'Tis the Season For First Ladies to Wrap Presents
In 1983, Chirlane McCray’s poem “I Used To Think” was included in Homegirls: A Black Feminist Anthology. With fire, she wrote:
If I were beautiful, I could be angry and cute
instead of an evil, pouting mammy bitch.
Then, McCray was a radical black feminist lesbian. Now, she is the first lady of New York City. Monday, she found herself greeting the Duchess of Cambridge, the queen-to-be of England, the former Kate Middleton, and joining her at a Harlem Children’s Center. The women spoke with a number of neighborhood families, and then took their places at the gift-wrapping station, in the gymnasium. The duchess expressed her hope that she would only be made to wrap a square gift. The paper was precut. After she finished wrapping her gift, according to the New York Times, “the first lady handed her a red bow to complete the job.”
CBS asked “who wore it better,” although the women were not wearing the same thing. A “well-known royal watcher and fashionista” said that McCray “did a very good job of choosing colors that complemented her skin tone.”
‘Tis the season for first ladies and princesses to wrap gifts in public, no matter how inimical it may seem their personal style or professional responsibilities, and no matter how seldom first husbands (Todd Palin much?) are pressed into this service. It’s an ancient political ritual, dating from the era when no turkey ever received a pardon.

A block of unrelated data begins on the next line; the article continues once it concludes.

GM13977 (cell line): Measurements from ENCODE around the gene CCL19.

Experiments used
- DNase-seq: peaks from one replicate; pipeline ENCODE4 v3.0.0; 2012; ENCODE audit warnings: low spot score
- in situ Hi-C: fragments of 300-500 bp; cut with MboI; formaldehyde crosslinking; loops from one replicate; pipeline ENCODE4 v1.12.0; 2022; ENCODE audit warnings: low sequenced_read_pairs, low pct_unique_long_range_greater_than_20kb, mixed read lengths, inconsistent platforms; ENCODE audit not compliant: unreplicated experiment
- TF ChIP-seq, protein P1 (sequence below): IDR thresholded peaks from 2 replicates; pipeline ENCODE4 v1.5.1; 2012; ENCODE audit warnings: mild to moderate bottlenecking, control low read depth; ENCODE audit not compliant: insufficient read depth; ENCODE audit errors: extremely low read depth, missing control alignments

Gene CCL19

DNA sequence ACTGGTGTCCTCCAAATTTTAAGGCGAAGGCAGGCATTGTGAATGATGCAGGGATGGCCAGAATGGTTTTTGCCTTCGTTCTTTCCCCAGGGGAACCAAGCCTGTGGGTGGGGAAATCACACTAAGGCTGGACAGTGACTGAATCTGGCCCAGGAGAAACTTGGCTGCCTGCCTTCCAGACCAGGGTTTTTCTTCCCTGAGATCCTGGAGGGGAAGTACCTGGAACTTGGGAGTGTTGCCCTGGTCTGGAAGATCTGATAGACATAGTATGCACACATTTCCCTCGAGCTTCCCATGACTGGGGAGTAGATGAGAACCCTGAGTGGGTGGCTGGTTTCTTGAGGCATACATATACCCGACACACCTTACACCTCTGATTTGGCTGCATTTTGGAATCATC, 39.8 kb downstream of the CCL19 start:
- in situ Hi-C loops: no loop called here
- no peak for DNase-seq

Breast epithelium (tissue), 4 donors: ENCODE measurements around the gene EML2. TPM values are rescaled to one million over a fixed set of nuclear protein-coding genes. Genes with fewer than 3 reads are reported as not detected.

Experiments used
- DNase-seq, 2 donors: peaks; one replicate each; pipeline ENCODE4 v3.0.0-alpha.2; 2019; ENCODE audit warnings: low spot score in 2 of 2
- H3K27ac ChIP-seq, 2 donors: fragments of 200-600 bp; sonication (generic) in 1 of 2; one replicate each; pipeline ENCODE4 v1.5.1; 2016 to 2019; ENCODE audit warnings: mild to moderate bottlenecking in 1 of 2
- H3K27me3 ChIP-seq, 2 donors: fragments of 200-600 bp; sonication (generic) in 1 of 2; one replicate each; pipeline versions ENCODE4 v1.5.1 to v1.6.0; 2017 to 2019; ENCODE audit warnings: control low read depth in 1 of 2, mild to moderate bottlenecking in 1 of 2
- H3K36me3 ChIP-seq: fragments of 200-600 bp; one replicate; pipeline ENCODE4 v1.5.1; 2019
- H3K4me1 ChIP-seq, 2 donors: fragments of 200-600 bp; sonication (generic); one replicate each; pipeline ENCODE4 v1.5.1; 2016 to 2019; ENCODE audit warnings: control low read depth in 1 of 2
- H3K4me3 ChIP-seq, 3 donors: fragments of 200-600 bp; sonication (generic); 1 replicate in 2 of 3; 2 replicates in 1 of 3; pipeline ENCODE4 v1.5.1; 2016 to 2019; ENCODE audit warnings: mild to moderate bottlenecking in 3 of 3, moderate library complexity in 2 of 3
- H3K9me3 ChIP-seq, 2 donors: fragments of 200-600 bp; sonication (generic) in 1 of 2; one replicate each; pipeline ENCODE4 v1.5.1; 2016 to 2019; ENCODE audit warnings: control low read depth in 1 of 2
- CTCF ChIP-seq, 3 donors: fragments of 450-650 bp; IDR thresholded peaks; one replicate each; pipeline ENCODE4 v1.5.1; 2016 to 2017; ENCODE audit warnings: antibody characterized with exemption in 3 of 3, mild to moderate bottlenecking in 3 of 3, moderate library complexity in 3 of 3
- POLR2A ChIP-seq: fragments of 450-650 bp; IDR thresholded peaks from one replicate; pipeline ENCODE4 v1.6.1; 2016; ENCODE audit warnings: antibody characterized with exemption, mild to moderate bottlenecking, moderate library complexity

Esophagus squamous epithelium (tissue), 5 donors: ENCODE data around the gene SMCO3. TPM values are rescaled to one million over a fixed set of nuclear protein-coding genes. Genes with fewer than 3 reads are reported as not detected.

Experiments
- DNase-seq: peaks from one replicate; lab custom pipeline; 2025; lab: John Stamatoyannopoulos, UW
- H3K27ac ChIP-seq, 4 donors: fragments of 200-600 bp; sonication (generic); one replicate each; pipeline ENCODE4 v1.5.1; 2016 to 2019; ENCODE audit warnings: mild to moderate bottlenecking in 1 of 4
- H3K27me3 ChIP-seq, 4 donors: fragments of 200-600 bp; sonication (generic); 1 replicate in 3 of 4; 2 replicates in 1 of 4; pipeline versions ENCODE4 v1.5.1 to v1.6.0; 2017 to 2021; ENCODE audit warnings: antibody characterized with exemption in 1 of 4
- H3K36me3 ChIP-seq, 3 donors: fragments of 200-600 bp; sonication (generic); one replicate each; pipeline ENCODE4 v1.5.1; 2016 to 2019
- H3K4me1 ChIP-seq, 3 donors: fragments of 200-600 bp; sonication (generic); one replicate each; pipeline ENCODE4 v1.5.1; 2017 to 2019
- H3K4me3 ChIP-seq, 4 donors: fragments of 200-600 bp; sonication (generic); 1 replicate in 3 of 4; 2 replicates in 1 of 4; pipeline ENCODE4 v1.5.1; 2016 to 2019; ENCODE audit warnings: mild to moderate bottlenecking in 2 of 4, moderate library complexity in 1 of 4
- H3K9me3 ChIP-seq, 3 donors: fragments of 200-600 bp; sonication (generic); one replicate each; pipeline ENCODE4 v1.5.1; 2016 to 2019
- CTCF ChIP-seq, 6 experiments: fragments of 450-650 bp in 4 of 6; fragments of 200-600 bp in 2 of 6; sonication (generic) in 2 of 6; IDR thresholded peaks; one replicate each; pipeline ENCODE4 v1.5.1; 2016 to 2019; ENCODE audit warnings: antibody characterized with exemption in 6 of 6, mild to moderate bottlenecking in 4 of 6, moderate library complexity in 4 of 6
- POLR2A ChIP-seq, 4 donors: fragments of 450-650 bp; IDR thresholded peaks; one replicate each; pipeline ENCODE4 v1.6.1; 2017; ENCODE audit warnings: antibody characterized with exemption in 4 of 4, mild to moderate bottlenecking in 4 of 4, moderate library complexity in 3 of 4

In the '80s, Nancy Reagan carried a bear named Bing around a children's hospital. Twenty years later, Laura Bush joined Girl Scouts in wrapping gifts destined for injured soldiers at Walter Reed Hospital.
Eleanor Roosevelt helped Santa out, too.
Our own FLOTUS, Michelle Obama, has proved herself to be something of a workhorse. She outshines predecessors, as she is wont to do.
And it’s not always politicians' wives. A video clip released in December 2007 opens with scissors cutting shiny Christmas gift-wrap. The gift tag “Universal Health Care” is placed under a gold bow, then “Bring Troops Home" under red. Now, “where did I put universal pre-K?” the neatly besuited woman says, from a big comfy couch. It's Hillary Clinton, who was running for the presidency. She finds it—ah!—and smiles wide. “Try my cookies,” she may as well have added.